As expected, the defending NFC East champion Washington Redskins are contending for the conference title again in 2013. But what wasn't expected was that the Redskins would be 3-5 at midseason, and that such a record would still have them in contention.
After stumbling to an 0-3 start, Washington has won three of its past five games and looked good during home wins against Chicago and San Diego. Quarterback Robert Griffin III's injured knee has been recuperating, and his offense has been inconsistent overall, though the running game has excelled.
The defense has given up 31.6 points per game, the second-highest average in the NFL, but the six it didn't give up to the Chargers late during a Nov. 3 overtime win may have saved the season.
Meanwhile, the Redskins' special teams have not been special.
Here's a look at the parts of the Redskins' sum so far.
Poor performances continue to make games tougher for the offense and the defense.
Eight punts have been returned for touchdowns in the NFL this year -- two of them against the Redskins. (The Giants have allowed three.)
Punter Sav Rocca is averaging 41.5 yards per kick (last in the league), with a net of 34.1 (second to last).
Kai Forbath is averaging 61.5 yards per kickoff, and opponents are averaging 24.3 yards per return. According to ProFootballOutsiders.com, Washington ranks 29th in opponents' average starting field position (30.38-yard line).
Meanwhile, the Redskins rank next to last in the league on kick returns, averaging 19.4 yards per return.
"You want to get more yards," coach Mike Shanahan said this week regarding kick returns. "The team that's leading the NFL is 4 or 5 yards in front of you. This year it's 26 yards. That's what you're working for, those extra 4 or 5 yards. All of a sudden you've just got to break one, and all of a sudden it changes, so hopefully we can do that."
Redskin kickers are 8-of-13 in the field goals, including John Potter's 3-for-4 mark earlier this year, which ranks last in the league in both number of field goals made and percentage.
The Redskins have rushed more than 200 yards during three of the past four games. These haven't been run-out-the-clock yards either; they've come mainly during close games.
Washington is averaging more than 146 yards per game, sixth best in the league, and the team's 5.0 yards-per-carry average is tied for the top spot. Alfred Morris is on pace for less yards than he had during his rookie season (1,613), but he's getting nearly five fewer carries per game and averaging 5.2 yards per carry this year, as opposed to 4.8 a year ago.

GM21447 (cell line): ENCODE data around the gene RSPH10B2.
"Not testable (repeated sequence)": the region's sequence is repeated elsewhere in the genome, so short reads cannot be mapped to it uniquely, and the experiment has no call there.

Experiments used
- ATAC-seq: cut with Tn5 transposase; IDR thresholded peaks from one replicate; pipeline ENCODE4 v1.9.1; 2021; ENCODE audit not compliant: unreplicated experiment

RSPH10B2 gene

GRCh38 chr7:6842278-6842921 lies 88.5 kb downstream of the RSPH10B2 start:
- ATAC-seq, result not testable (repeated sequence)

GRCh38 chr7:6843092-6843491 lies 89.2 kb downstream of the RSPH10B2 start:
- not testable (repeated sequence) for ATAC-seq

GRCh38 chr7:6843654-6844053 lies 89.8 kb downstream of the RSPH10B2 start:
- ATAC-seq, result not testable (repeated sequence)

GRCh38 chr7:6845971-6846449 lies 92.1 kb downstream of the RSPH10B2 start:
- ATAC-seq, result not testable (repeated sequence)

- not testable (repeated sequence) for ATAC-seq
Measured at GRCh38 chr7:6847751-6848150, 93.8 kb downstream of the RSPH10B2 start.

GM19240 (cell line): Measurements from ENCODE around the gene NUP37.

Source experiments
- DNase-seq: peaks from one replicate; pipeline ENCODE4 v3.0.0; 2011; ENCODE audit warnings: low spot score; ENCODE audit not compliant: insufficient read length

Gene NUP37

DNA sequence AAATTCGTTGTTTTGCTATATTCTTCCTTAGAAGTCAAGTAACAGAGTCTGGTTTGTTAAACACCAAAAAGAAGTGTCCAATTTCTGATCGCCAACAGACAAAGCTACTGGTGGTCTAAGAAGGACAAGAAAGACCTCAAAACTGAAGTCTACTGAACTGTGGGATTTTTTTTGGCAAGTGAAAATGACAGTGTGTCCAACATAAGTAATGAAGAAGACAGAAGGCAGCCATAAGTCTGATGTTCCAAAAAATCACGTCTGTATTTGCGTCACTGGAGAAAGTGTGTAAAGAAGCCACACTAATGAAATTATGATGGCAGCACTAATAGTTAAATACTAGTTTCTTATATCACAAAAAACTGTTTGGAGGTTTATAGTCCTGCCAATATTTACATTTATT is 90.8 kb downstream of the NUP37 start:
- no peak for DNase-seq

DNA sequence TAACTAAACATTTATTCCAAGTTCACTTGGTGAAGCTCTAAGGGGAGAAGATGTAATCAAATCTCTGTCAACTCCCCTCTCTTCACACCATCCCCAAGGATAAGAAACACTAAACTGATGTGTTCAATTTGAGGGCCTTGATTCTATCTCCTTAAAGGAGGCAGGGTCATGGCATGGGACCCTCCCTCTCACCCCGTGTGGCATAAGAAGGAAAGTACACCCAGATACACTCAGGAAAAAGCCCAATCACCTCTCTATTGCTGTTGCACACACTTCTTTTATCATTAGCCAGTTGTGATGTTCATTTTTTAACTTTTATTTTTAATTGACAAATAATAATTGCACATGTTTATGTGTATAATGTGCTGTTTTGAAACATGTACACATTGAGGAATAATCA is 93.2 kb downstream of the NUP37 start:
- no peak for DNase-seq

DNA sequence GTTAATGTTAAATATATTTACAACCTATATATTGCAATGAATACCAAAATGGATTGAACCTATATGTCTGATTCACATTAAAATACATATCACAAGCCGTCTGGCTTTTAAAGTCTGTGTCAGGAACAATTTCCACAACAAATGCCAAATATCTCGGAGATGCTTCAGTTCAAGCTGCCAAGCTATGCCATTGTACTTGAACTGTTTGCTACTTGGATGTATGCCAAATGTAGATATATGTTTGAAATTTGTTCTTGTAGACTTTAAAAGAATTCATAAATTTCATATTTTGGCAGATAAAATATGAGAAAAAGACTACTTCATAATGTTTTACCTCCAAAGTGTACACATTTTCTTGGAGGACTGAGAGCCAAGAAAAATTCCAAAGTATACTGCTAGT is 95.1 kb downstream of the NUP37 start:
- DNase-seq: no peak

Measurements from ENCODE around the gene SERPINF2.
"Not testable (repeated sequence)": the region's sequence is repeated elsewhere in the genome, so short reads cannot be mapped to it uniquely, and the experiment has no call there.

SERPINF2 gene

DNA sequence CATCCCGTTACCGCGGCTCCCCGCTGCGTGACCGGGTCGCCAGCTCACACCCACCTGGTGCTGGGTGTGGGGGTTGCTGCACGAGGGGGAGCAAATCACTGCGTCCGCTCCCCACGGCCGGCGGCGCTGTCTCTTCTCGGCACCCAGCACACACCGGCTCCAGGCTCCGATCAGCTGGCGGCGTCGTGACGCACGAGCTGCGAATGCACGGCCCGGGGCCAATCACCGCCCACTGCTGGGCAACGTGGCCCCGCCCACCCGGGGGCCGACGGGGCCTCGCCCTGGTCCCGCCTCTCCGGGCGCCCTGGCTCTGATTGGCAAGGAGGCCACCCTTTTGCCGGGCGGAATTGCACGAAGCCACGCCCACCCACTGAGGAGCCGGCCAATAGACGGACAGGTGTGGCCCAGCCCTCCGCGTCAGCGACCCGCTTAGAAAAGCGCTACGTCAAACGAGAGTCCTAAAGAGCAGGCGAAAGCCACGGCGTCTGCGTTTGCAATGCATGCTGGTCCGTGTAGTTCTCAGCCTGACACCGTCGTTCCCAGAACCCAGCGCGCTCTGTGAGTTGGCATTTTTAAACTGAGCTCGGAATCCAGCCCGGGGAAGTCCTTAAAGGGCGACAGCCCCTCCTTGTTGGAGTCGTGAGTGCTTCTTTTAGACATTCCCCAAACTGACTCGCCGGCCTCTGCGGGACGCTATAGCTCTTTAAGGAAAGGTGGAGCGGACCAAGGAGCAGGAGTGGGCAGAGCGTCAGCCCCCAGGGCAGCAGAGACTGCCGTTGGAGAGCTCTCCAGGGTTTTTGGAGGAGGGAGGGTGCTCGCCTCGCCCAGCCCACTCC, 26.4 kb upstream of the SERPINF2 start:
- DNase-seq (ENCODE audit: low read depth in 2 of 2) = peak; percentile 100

Roy Helu has provided a change of pace to Morris, adding 163 yards and four touchdowns, while Griffin has run less than he did a year ago. In fact, he has scored no rushing touchdowns in 2013, and had one during the final nine games of the 2012 season.
Griffin has struggled with throwing accuracy, completing 181 of 300 passes (60.3 percent) for 2,169 yards. He has nine touchdown passes, nine interceptions and a passer rating of 80.
Eight games into his rookie season, Griffin had completed 149 of 223 passes (66.8 percent) for 1,778 yards, with eight touchdowns and three picks.
He'll be looking to build on his performance Nov. 3 -- when he completed 23 of 32 (71.9 percent) for 291 yards -- when Washington plays Minnesota Nov. 7. The Redskins have yet to win back-to-back games in 2013.
A big part of the Nov. 3 win against San Diego was the Redskins' success on third down -- as they converted 12 of 17. But the Redskins have been good all year on third down -- their 44.5 percent success rate is fourth best in the league.
The unit has also benefited of late from creative play calling by Kyle Shanahan, including some triple option plays and three-tight end formations.